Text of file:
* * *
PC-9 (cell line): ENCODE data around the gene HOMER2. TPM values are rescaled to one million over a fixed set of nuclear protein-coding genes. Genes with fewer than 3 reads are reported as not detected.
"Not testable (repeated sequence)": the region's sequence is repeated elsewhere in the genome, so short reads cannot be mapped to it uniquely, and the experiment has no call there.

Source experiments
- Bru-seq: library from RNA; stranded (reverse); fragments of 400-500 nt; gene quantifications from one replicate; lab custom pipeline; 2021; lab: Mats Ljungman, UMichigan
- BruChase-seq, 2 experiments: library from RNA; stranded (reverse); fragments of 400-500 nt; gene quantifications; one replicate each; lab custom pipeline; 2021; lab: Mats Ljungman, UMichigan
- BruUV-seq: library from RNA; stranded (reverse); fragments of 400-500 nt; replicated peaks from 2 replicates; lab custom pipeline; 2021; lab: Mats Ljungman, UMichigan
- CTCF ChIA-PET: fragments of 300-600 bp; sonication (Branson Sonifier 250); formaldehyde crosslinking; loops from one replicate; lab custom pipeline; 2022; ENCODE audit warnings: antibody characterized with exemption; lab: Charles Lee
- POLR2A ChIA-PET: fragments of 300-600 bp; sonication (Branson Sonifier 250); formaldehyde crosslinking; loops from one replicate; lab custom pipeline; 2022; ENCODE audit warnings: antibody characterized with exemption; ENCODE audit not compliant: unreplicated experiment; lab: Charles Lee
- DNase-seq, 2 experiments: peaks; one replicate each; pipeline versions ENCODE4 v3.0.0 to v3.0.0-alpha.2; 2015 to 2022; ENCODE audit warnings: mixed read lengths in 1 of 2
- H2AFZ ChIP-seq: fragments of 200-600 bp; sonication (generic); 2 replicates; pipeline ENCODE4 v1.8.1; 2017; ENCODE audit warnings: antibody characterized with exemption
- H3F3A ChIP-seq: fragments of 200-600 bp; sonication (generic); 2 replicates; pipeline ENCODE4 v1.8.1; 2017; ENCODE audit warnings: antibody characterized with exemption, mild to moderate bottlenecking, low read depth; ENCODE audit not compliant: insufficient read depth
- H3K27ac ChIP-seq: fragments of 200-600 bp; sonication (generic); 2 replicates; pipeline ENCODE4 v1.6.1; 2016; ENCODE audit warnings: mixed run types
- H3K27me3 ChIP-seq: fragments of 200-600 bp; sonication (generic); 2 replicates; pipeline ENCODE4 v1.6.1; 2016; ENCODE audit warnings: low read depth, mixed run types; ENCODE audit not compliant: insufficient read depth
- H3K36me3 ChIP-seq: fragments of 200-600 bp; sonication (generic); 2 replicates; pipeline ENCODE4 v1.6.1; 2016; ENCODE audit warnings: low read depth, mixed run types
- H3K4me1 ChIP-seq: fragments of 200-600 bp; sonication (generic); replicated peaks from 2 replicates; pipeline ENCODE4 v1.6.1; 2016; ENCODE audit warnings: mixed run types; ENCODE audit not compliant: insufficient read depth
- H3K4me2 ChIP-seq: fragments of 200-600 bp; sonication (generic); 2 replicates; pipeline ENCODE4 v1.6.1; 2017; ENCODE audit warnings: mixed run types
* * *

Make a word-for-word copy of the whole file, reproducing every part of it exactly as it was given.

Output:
PC-9 (cell line): ENCODE data around the gene HOMER2. TPM values are rescaled to one million over a fixed set of nuclear protein-coding genes. Genes with fewer than 3 reads are reported as not detected.
"Not testable (repeated sequence)": the region's sequence is repeated elsewhere in the genome, so short reads cannot be mapped to it uniquely, and the experiment has no call there.

Source experiments
- Bru-seq: library from RNA; stranded (reverse); fragments of 400-500 nt; gene quantifications from one replicate; lab custom pipeline; 2021; lab: Mats Ljungman, UMichigan
- BruChase-seq, 2 experiments: library from RNA; stranded (reverse); fragments of 400-500 nt; gene quantifications; one replicate each; lab custom pipeline; 2021; lab: Mats Ljungman, UMichigan
- BruUV-seq: library from RNA; stranded (reverse); fragments of 400-500 nt; replicated peaks from 2 replicates; lab custom pipeline; 2021; lab: Mats Ljungman, UMichigan
- CTCF ChIA-PET: fragments of 300-600 bp; sonication (Branson Sonifier 250); formaldehyde crosslinking; loops from one replicate; lab custom pipeline; 2022; ENCODE audit warnings: antibody characterized with exemption; lab: Charles Lee
- POLR2A ChIA-PET: fragments of 300-600 bp; sonication (Branson Sonifier 250); formaldehyde crosslinking; loops from one replicate; lab custom pipeline; 2022; ENCODE audit warnings: antibody characterized with exemption; ENCODE audit not compliant: unreplicated experiment; lab: Charles Lee
- DNase-seq, 2 experiments: peaks; one replicate each; pipeline versions ENCODE4 v3.0.0 to v3.0.0-alpha.2; 2015 to 2022; ENCODE audit warnings: mixed read lengths in 1 of 2
- H2AFZ ChIP-seq: fragments of 200-600 bp; sonication (generic); 2 replicates; pipeline ENCODE4 v1.8.1; 2017; ENCODE audit warnings: antibody characterized with exemption
- H3F3A ChIP-seq: fragments of 200-600 bp; sonication (generic); 2 replicates; pipeline ENCODE4 v1.8.1; 2017; ENCODE audit warnings: antibody characterized with exemption, mild to moderate bottlenecking, low read depth; ENCODE audit not compliant: insufficient read depth
- H3K27ac ChIP-seq: fragments of 200-600 bp; sonication (generic); 2 replicates; pipeline ENCODE4 v1.6.1; 2016; ENCODE audit warnings: mixed run types
- H3K27me3 ChIP-seq: fragments of 200-600 bp; sonication (generic); 2 replicates; pipeline ENCODE4 v1.6.1; 2016; ENCODE audit warnings: low read depth, mixed run types; ENCODE audit not compliant: insufficient read depth
- H3K36me3 ChIP-seq: fragments of 200-600 bp; sonication (generic); 2 replicates; pipeline ENCODE4 v1.6.1; 2016; ENCODE audit warnings: low read depth, mixed run types
- H3K4me1 ChIP-seq: fragments of 200-600 bp; sonication (generic); replicated peaks from 2 replicates; pipeline ENCODE4 v1.6.1; 2016; ENCODE audit warnings: mixed run types; ENCODE audit not compliant: insufficient read depth
- H3K4me2 ChIP-seq: fragments of 200-600 bp; sonication (generic); 2 replicates; pipeline ENCODE4 v1.6.1; 2017; ENCODE audit warnings: mixed run types